Beyond this, the argument ignores the fact some of the current royalties are low and well below any fair market value. They were established years ago, when streaming was in its infancy and had little economic relevance. In many cases, these rates reflect intentional agreements to offer below market prices to help services launch; in others, they show that the market for streamed music wasn’t very robust five years ago. Today, music creators are simply seeking rates to reflect the current market — one in which streamed music is the foundation of an enormous and growing industry with some of the most sophisticated and profitable companies in the world scrambling to get in. Just as the way we listen has shifted from purchasing to streaming, so has the economic center of gravity of our business. 

The notion that digital radio companies are upstarts that would instantly go bankrupt if the cost of royalties increases is ludicrous. Sirius XM, which the op-ed falsely states “has never had a profitable quarter,” is a $4 billion a year enterprise and saw $100 million in profits in the first three months of this year alone.

Pandora is also an economic powerhouse, which like many digital companies, has elected to reinvest its massive revenues — soon to top a billion dollars a year — in growth.

Digital radio companies are businesses, and one of their most valuable inputs is music. How can they complain about paying market price for this irreplaceable foundation of their own success? What kind of chutzpah does it take to demand the right to use music to sell ads and subscriptions without paying market value to those who created it?

Music creators are not seeking exorbitant royalties — just market value, like every other business must pay for the things it needs to operate. One recent study found that Netflix pays far more for movies as a share of revenue than Pandora does for music. Like Netflix, both Spotify and iTunes also pay more for music as a share of revenue than Pandora.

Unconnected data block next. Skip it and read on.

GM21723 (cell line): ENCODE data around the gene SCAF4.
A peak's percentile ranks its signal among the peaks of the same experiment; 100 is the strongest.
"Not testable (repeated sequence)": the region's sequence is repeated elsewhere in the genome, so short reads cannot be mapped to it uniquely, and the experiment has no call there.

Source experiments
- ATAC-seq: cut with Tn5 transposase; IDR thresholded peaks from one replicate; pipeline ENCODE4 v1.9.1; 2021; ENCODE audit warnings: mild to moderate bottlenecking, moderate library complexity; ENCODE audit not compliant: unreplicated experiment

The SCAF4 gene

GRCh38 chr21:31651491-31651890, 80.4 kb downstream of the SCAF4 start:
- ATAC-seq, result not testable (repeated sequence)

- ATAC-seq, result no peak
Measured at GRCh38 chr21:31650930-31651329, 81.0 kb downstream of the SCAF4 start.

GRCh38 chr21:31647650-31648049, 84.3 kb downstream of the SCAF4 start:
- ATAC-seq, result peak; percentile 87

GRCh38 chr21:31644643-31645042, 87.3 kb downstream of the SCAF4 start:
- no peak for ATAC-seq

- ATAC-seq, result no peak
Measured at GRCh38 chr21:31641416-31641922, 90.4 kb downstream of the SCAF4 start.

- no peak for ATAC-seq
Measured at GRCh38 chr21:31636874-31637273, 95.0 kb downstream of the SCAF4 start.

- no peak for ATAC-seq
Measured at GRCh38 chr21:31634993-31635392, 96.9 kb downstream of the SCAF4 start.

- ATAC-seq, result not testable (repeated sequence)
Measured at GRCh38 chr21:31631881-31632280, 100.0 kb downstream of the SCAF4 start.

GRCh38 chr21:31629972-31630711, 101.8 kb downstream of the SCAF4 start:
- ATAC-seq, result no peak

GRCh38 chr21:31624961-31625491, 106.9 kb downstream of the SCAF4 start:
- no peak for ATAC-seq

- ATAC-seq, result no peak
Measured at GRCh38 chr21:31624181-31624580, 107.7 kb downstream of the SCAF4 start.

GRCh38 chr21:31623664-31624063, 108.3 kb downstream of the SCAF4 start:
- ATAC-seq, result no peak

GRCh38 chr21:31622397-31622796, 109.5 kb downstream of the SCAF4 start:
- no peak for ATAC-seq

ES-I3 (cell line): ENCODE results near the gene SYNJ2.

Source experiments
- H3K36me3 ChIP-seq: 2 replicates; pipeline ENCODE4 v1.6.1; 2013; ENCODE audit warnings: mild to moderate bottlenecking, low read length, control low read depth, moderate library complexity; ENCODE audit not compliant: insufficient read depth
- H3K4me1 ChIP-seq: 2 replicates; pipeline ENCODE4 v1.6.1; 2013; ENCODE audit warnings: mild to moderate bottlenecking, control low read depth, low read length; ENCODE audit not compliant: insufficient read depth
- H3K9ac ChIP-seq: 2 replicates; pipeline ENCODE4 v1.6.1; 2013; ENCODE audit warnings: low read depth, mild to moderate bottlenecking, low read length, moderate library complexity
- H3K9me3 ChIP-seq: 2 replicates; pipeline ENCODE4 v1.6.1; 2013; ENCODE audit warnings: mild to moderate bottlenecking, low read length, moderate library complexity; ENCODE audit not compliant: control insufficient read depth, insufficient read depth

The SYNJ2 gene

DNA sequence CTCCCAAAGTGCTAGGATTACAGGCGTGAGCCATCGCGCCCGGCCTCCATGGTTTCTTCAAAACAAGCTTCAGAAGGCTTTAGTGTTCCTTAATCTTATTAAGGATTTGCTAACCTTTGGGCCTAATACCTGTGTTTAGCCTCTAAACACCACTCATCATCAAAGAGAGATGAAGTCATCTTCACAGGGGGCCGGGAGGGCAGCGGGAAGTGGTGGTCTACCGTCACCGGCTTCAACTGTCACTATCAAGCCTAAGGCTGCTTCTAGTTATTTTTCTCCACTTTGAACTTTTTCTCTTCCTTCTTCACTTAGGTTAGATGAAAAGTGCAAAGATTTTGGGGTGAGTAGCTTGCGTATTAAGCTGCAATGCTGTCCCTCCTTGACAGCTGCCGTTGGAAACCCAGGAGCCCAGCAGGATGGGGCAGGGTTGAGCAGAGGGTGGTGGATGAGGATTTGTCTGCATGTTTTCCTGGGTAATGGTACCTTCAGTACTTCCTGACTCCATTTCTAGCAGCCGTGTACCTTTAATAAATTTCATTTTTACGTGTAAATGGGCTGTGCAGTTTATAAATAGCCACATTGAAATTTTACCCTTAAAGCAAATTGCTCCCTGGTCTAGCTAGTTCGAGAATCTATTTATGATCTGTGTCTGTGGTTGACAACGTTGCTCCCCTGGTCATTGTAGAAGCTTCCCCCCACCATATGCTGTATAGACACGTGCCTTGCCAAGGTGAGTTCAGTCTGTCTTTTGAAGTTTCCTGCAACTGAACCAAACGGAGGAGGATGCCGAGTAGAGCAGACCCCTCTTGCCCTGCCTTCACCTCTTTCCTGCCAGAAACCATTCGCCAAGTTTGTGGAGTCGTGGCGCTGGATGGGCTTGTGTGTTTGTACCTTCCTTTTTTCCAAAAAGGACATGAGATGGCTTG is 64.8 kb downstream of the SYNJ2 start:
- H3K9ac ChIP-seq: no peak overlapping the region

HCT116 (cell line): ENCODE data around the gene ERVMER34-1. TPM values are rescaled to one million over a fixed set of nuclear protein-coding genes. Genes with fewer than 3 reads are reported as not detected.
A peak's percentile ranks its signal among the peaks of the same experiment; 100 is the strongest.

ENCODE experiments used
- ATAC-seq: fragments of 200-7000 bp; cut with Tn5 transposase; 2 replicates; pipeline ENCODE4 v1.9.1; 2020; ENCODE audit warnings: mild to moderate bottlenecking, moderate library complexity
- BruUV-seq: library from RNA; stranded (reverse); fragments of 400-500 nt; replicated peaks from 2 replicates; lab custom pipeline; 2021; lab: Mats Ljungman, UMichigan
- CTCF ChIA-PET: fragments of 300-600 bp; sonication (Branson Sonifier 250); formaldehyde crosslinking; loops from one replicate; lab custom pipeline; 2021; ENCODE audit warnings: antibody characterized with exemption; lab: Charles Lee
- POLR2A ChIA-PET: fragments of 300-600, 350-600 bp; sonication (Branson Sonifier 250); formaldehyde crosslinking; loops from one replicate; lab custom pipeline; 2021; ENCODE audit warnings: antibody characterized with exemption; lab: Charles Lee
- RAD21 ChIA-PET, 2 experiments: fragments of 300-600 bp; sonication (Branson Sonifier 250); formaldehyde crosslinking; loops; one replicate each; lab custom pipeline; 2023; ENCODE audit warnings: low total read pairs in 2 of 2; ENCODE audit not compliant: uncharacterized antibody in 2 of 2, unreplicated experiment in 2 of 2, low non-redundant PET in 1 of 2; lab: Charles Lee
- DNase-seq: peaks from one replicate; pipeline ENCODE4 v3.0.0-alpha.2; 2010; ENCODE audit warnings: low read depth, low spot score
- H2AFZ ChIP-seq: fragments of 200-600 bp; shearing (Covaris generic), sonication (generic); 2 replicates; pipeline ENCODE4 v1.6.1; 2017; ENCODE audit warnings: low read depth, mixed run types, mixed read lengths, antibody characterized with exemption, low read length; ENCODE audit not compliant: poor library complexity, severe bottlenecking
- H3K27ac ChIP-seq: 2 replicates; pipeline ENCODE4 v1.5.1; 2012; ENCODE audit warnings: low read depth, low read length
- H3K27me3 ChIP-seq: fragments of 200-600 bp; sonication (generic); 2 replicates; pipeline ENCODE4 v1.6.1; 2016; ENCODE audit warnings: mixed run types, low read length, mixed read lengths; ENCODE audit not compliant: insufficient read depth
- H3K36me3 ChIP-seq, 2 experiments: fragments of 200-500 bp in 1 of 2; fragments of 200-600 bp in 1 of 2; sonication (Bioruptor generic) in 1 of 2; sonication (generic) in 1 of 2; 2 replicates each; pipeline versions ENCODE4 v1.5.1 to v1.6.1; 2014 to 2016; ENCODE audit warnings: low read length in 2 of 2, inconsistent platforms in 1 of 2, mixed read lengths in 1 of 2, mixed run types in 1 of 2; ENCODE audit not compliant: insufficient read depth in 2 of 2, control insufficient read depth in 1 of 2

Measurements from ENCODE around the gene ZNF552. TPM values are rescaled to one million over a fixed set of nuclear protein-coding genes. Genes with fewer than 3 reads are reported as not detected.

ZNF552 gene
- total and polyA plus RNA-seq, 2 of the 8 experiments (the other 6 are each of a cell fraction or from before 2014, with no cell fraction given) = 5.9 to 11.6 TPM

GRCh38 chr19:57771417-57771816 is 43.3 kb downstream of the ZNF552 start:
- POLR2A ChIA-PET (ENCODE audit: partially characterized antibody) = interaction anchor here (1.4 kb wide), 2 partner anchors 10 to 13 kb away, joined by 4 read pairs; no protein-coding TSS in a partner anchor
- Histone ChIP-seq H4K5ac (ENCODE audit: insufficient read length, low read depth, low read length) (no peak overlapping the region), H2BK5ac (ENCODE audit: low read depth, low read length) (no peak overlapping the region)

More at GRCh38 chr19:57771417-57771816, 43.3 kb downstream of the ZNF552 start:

Fortunately, the streaming marketplace and statutory license system are strong enough to withstand such ill-informed chatter. Free market principles — supported by Republicans and Democrats alike — are alive and well and ushering in an incredible new era of streaming music to benefit music businesses, creators and fans. 

The music economy isn’t perfect, and there are critical reforms still to be made, including leveling the playing field with AM/FM radio through the Fair Play Fair Pay Act.

But the digital radio industry has come into its own, a fact every informed observer must admit. It’s time for broadcasters, music services and everyone else in the industry to recognize that the justification for paying less than fair market value for music — if it ever existed — has long since passed.


Huppe is president and CEO of SoundExchange, an independent digital performance rights organization with a mission to support, protect and propel the music industry forward.